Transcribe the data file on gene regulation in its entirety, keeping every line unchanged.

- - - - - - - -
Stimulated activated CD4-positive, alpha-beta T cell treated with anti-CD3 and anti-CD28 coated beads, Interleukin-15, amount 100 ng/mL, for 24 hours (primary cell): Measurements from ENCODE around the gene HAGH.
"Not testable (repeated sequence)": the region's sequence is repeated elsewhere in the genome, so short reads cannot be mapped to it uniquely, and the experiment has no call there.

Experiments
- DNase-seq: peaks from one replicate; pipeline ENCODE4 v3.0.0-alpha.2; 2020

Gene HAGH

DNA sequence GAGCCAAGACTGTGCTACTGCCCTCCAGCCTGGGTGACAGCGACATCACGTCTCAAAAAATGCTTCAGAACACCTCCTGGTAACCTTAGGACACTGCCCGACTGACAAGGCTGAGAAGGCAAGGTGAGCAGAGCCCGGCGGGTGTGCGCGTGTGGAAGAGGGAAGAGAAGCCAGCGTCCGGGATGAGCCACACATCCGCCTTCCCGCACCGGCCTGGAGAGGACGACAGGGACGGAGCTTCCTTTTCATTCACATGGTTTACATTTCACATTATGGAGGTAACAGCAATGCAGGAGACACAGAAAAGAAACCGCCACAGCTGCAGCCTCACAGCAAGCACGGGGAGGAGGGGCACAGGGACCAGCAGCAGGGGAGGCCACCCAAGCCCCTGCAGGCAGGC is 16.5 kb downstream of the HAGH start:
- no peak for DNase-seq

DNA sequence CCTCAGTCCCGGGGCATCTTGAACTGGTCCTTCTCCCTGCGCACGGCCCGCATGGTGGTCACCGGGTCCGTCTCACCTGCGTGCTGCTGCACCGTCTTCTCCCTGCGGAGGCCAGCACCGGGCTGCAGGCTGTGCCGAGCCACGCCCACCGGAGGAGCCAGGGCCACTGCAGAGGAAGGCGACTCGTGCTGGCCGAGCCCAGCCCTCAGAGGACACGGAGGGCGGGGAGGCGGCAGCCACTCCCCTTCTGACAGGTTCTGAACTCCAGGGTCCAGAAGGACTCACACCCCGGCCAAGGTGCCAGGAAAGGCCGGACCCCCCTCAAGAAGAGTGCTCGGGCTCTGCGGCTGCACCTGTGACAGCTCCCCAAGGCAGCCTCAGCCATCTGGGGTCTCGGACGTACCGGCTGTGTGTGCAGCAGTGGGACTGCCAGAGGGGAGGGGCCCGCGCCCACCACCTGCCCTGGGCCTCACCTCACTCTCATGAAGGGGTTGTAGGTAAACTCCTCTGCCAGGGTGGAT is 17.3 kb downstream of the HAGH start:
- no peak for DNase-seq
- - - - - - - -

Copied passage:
Stimulated activated CD4-positive, alpha-beta T cell treated with anti-CD3 and anti-CD28 coated beads, Interleukin-15, amount 100 ng/mL, for 24 hours (primary cell): Measurements from ENCODE around the gene HAGH.
"Not testable (repeated sequence)": the region's sequence is repeated elsewhere in the genome, so short reads cannot be mapped to it uniquely, and the experiment has no call there.

Experiments
- DNase-seq: peaks from one replicate; pipeline ENCODE4 v3.0.0-alpha.2; 2020

Gene HAGH

DNA sequence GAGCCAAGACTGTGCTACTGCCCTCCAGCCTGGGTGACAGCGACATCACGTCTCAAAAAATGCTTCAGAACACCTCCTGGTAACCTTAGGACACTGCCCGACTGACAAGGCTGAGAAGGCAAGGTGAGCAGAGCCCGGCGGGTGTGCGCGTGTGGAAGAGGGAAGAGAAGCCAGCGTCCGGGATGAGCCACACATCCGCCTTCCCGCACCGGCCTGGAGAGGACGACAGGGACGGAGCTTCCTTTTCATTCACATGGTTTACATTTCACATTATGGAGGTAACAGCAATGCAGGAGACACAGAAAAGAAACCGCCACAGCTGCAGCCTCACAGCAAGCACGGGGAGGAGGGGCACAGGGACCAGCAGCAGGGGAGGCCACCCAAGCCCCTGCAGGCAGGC is 16.5 kb downstream of the HAGH start:
- no peak for DNase-seq

DNA sequence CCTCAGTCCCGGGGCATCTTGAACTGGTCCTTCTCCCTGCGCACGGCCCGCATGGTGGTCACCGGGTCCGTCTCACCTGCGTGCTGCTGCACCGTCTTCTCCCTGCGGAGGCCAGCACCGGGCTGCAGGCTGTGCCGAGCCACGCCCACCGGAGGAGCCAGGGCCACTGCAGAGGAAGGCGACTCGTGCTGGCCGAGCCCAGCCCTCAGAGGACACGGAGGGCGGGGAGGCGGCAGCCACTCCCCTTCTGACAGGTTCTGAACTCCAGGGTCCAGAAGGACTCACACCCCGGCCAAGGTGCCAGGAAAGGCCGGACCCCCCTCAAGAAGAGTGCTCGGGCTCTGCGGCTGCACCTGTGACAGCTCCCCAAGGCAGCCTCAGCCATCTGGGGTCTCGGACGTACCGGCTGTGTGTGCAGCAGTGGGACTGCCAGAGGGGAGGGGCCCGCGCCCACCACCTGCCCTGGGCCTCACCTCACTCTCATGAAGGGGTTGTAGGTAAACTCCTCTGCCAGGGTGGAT is 17.3 kb downstream of the HAGH start:
- no peak for DNase-seq